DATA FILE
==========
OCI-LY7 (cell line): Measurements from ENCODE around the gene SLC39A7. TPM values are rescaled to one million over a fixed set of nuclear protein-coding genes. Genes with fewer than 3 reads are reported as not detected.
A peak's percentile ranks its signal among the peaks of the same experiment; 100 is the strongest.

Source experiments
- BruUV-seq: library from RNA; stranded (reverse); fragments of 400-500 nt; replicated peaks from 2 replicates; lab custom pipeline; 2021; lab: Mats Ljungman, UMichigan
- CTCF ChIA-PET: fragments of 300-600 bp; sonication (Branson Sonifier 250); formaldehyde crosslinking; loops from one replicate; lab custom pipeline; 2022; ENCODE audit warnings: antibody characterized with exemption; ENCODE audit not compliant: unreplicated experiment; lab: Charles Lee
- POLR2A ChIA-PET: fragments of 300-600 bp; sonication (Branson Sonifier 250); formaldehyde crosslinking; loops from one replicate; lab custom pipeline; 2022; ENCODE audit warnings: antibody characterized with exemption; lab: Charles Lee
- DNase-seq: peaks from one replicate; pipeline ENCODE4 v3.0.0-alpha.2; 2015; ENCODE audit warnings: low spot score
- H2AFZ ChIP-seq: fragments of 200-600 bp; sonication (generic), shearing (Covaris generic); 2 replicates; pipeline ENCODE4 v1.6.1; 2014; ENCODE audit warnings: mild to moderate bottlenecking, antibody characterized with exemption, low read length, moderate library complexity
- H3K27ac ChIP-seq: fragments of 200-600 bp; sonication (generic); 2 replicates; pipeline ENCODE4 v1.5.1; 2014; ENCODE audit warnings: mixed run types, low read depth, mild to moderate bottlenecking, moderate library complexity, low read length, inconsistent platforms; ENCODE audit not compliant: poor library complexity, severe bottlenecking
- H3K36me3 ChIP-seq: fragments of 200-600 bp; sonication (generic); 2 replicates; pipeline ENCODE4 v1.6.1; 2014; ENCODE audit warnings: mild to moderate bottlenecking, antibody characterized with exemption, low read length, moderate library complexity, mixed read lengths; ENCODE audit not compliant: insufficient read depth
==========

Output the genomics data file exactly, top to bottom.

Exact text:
OCI-LY7 (cell line): Measurements from ENCODE around the gene SLC39A7. TPM values are rescaled to one million over a fixed set of nuclear protein-coding genes. Genes with fewer than 3 reads are reported as not detected.
A peak's percentile ranks its signal among the peaks of the same experiment; 100 is the strongest.

Source experiments
- BruUV-seq: library from RNA; stranded (reverse); fragments of 400-500 nt; replicated peaks from 2 replicates; lab custom pipeline; 2021; lab: Mats Ljungman, UMichigan
- CTCF ChIA-PET: fragments of 300-600 bp; sonication (Branson Sonifier 250); formaldehyde crosslinking; loops from one replicate; lab custom pipeline; 2022; ENCODE audit warnings: antibody characterized with exemption; ENCODE audit not compliant: unreplicated experiment; lab: Charles Lee
- POLR2A ChIA-PET: fragments of 300-600 bp; sonication (Branson Sonifier 250); formaldehyde crosslinking; loops from one replicate; lab custom pipeline; 2022; ENCODE audit warnings: antibody characterized with exemption; lab: Charles Lee
- DNase-seq: peaks from one replicate; pipeline ENCODE4 v3.0.0-alpha.2; 2015; ENCODE audit warnings: low spot score
- H2AFZ ChIP-seq: fragments of 200-600 bp; sonication (generic), shearing (Covaris generic); 2 replicates; pipeline ENCODE4 v1.6.1; 2014; ENCODE audit warnings: mild to moderate bottlenecking, antibody characterized with exemption, low read length, moderate library complexity
- H3K27ac ChIP-seq: fragments of 200-600 bp; sonication (generic); 2 replicates; pipeline ENCODE4 v1.5.1; 2014; ENCODE audit warnings: mixed run types, low read depth, mild to moderate bottlenecking, moderate library complexity, low read length, inconsistent platforms; ENCODE audit not compliant: poor library complexity, severe bottlenecking
- H3K36me3 ChIP-seq: fragments of 200-600 bp; sonication (generic); 2 replicates; pipeline ENCODE4 v1.6.1; 2014; ENCODE audit warnings: mild to moderate bottlenecking, antibody characterized with exemption, low read length, moderate library complexity, mixed read lengths; ENCODE audit not compliant: insufficient read depth